Upcoming Contract Guarantee Decisions

Less than two weeks remain before teams have to make decisions about whether to pick up the full-season salaries for players on non-guaranteed contracts. The leaguewide guarantee date is January 10th, but those players would have to be released no later than January 7th to clear waivers in time. That leaves four dozen players in jeopardy of losing their jobs, as Marc Stein of ESPN.com points out.

Of course, not every player on a non-guaranteed deal is at risk. Stein identifies a few as slam-dunks to keep their roster spots, and a handful of others he didn’t mention seem unlikely to hit the waiver wire. The Lakers aren’t letting go of rotation pieces like Xavier Henry and Shawne Williams, and the Bobcats, without Jeff Taylor for the season, probably intend to keep newly signed Chris Douglas-Roberts. By contrast, the Magic are almost certain to part ways with Hedo Turkoglu, who hasn’t played a minute this season after the team told him before training camp to stay home. He could have his full $12MM salary guaranteed if the Magic find a trade partner, but that possibility is looking slimmer by the day.

There are some players, like Kendall Marshall and James Johnson, who’ve been signed too recently to accurately gauge whether their teams intend to keep them for long. We won’t include those guys here, but everyone else on a non-guaranteed contract who hasn’t been seeing much playing time and doesn’t fill an obvious need is below. I’ve ranked them in descending order of minutes per game, with a comment assessing their chances of staying in their jobs.

  • Andrew Bynum, Cavaliers (20.0 MPG): Stein figures there’s no chance the Cavs will let him go, and the only reason he’s on my list is because the Cavs would have to lay out an extra $6.25MM for the big man if he stays on the roster past the guarantee date. He’s shown glimpses of his former All-Star form, but as his 0-for-11 performance against the Pistons this week demonstrates, he hasn’t necessarily played like someone worth his full $12.25MM salary.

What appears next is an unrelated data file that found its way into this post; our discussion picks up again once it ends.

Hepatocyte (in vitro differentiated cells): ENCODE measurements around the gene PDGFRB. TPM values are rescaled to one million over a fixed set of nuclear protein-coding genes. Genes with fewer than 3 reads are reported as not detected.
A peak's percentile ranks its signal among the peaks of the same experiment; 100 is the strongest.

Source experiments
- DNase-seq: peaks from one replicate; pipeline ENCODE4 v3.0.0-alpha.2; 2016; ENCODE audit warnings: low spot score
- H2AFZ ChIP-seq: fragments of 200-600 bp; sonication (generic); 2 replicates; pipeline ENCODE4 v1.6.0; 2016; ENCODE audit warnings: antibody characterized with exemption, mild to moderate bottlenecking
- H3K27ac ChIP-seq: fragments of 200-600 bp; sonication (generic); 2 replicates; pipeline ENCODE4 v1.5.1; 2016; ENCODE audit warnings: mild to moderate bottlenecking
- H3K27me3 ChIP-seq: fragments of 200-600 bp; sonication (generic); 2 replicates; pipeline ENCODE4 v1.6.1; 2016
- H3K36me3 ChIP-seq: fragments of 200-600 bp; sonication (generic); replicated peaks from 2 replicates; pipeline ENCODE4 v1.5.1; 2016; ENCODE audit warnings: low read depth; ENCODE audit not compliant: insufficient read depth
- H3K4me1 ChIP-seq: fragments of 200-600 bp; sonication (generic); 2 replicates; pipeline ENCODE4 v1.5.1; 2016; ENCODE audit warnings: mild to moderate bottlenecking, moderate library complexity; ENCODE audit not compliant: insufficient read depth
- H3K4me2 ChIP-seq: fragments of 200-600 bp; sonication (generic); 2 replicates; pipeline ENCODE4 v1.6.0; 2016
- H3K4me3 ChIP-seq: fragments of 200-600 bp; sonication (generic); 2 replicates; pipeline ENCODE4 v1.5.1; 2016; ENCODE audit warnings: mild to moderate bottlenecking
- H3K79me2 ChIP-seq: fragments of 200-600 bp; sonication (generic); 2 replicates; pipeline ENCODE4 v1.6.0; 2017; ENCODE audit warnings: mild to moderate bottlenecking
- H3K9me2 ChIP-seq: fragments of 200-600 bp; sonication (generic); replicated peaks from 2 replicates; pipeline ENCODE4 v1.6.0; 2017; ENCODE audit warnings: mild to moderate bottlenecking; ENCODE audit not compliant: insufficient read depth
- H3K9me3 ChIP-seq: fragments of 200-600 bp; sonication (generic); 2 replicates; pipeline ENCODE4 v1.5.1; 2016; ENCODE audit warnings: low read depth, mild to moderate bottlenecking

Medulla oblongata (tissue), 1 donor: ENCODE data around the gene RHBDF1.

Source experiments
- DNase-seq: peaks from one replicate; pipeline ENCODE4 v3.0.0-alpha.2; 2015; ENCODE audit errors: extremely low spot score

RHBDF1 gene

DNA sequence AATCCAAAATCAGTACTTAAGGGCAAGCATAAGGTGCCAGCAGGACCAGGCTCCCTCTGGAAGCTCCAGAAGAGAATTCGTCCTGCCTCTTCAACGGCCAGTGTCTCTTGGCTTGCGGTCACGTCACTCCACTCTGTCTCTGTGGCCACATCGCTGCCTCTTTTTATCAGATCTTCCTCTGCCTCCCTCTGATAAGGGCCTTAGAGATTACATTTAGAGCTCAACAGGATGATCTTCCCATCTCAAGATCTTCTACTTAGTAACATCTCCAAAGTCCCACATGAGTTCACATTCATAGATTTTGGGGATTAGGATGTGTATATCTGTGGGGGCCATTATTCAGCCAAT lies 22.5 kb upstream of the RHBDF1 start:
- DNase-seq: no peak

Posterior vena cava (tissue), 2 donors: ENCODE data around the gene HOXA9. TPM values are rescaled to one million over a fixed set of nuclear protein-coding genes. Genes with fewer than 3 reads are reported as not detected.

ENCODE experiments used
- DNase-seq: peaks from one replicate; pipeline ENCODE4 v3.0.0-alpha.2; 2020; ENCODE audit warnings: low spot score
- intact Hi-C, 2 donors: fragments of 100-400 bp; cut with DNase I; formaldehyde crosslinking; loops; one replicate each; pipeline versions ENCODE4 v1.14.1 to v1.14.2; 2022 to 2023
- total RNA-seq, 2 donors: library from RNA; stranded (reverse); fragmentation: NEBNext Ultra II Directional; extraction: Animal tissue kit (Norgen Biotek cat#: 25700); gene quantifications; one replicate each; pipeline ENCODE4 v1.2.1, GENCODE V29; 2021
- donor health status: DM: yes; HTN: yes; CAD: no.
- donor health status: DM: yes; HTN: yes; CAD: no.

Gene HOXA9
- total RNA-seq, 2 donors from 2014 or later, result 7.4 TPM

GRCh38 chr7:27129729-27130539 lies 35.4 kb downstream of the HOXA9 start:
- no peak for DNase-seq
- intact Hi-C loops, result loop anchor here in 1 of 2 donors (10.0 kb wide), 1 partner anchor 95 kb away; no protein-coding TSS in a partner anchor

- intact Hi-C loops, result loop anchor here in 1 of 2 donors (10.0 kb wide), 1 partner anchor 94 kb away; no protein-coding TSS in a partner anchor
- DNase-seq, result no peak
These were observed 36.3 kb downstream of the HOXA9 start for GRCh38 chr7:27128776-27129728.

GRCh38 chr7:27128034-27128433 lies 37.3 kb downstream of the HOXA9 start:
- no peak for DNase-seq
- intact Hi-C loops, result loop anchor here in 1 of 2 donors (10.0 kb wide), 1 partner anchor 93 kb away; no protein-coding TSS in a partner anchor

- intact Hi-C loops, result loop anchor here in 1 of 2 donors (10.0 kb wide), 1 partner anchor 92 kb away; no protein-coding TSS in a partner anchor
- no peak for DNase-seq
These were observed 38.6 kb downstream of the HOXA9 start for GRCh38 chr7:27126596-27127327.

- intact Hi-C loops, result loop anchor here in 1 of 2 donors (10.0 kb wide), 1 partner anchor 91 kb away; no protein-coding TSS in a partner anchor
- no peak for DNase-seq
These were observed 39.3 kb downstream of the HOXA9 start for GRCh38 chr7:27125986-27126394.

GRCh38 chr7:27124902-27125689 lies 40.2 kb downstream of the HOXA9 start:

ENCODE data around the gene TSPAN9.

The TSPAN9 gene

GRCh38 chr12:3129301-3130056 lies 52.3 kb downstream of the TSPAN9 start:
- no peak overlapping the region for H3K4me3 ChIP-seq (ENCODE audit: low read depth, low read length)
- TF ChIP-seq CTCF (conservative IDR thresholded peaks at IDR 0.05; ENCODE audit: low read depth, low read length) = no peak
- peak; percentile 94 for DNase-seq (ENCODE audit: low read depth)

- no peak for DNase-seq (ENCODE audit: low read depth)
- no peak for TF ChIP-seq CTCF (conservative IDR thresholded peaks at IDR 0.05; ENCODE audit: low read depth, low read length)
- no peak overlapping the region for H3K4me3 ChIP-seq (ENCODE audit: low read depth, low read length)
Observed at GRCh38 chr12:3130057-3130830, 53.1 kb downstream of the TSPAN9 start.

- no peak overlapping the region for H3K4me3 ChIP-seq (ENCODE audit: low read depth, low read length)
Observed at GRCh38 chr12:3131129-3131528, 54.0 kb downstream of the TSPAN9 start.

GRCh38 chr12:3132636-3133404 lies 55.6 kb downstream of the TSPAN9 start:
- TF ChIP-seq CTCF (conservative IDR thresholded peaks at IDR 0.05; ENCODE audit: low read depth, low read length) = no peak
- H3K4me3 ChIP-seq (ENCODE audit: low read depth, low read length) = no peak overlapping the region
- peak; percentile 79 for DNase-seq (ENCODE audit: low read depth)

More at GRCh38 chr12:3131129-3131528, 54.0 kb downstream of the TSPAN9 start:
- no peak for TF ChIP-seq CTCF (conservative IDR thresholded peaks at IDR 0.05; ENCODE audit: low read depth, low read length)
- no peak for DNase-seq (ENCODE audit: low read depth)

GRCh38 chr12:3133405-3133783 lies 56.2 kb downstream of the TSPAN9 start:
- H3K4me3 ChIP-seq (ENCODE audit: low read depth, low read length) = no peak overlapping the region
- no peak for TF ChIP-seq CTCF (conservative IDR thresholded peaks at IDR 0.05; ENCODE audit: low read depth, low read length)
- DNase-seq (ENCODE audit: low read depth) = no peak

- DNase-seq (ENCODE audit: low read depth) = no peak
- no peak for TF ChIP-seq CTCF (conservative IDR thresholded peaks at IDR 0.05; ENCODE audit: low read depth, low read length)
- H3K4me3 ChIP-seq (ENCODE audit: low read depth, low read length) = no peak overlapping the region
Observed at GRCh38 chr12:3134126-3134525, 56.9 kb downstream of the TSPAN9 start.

• Cartier Martin, Hawks (18.2 MPG): The 29-year-old started and played 31 minutes on the last night of November, but he’s only seen 46 minutes of action spread over five appearances since then, in part because of a sprained ankle he suffered in practice.
  • Matthew Dellavedova, Cavaliers (15.6 MPG): His playing time has bounced up and down since three starts last month when the team was shorthanded, but his 44.1% three-point shooting is one reason he’s probably safe.
  • Diante Garrett, Jazz (14.2 MPG): His minutes have been inconsistent, but the Jazz may be inclined to give the 25-year-old an extended look in a player development year.
  • Mike Scott, Hawks (13.4 MPG): He’s had more appearances of less than 10 minutes than he has games in which he’s played more than 20. Still, he put up a 16.3 PER last year and he isn’t far off with a 16.0 PER this time around, so he’s been efficient when on the floor.
  • Jeff Adrien, Bobcats (12.6 MPG): The power forward’s minutes have fluctuated all season, and he hasn’t played in two weeks. Still, he’s been efficient in his limited time, posting a better-than-average 16.2 PER.
  • Robbie Hummel, Timberwolves (12.2 MPG): Shorthanded Minnesota gave him his first career start on December 16th, but Hummel followed it up with a pair of DNPs. His minutes have been up and down all season, so it’s hard to gauge how the team feels about him.